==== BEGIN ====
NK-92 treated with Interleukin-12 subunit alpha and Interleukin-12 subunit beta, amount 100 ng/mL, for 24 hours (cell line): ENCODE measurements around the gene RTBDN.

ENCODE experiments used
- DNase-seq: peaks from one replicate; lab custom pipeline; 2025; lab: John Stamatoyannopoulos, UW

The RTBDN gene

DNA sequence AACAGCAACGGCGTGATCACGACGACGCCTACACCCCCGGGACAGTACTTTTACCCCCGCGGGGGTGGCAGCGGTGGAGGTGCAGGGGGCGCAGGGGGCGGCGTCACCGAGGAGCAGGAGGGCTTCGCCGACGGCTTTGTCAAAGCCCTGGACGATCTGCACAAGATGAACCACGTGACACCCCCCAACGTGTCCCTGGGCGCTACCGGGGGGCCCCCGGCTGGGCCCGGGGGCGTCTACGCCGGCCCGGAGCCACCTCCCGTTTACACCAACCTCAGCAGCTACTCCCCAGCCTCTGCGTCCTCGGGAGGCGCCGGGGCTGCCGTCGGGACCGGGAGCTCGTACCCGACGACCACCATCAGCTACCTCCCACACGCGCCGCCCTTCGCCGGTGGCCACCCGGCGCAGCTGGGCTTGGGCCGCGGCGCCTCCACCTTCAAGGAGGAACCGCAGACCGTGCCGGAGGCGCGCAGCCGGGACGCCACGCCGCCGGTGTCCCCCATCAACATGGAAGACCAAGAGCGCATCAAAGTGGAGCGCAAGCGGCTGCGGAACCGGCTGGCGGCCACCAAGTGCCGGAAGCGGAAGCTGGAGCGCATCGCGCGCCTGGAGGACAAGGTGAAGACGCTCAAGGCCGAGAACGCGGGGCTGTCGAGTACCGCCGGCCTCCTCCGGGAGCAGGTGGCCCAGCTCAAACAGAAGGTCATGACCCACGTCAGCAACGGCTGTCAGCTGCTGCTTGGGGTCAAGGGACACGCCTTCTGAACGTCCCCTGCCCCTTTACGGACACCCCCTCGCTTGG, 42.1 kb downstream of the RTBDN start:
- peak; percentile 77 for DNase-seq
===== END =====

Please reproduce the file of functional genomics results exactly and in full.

NK-92 treated with Interleukin-12 subunit alpha and Interleukin-12 subunit beta, amount 100 ng/mL, for 24 hours (cell line): ENCODE measurements around the gene RTBDN.

ENCODE experiments used
- DNase-seq: peaks from one replicate; lab custom pipeline; 2025; lab: John Stamatoyannopoulos, UW

The RTBDN gene

DNA sequence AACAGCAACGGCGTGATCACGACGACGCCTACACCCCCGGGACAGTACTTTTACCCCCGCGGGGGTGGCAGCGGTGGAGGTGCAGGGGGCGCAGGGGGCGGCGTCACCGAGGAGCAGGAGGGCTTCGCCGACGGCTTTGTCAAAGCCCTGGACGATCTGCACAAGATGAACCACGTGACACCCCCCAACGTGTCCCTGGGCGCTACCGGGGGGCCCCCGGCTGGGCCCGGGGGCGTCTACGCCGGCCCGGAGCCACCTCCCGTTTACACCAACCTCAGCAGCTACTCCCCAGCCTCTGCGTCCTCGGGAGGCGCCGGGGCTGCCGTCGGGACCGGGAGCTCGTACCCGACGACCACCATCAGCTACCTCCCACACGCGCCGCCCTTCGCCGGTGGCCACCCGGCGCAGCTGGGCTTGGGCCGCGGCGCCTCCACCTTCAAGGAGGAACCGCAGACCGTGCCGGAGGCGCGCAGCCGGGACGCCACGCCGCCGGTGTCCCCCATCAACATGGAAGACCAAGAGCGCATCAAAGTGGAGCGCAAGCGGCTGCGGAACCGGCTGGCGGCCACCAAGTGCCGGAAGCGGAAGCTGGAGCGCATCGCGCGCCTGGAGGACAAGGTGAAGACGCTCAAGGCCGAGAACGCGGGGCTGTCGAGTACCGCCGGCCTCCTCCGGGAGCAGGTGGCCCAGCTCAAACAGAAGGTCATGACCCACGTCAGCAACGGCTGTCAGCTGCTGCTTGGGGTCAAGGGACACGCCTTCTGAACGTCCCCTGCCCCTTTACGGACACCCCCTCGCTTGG, 42.1 kb downstream of the RTBDN start:
- peak; percentile 77 for DNase-seq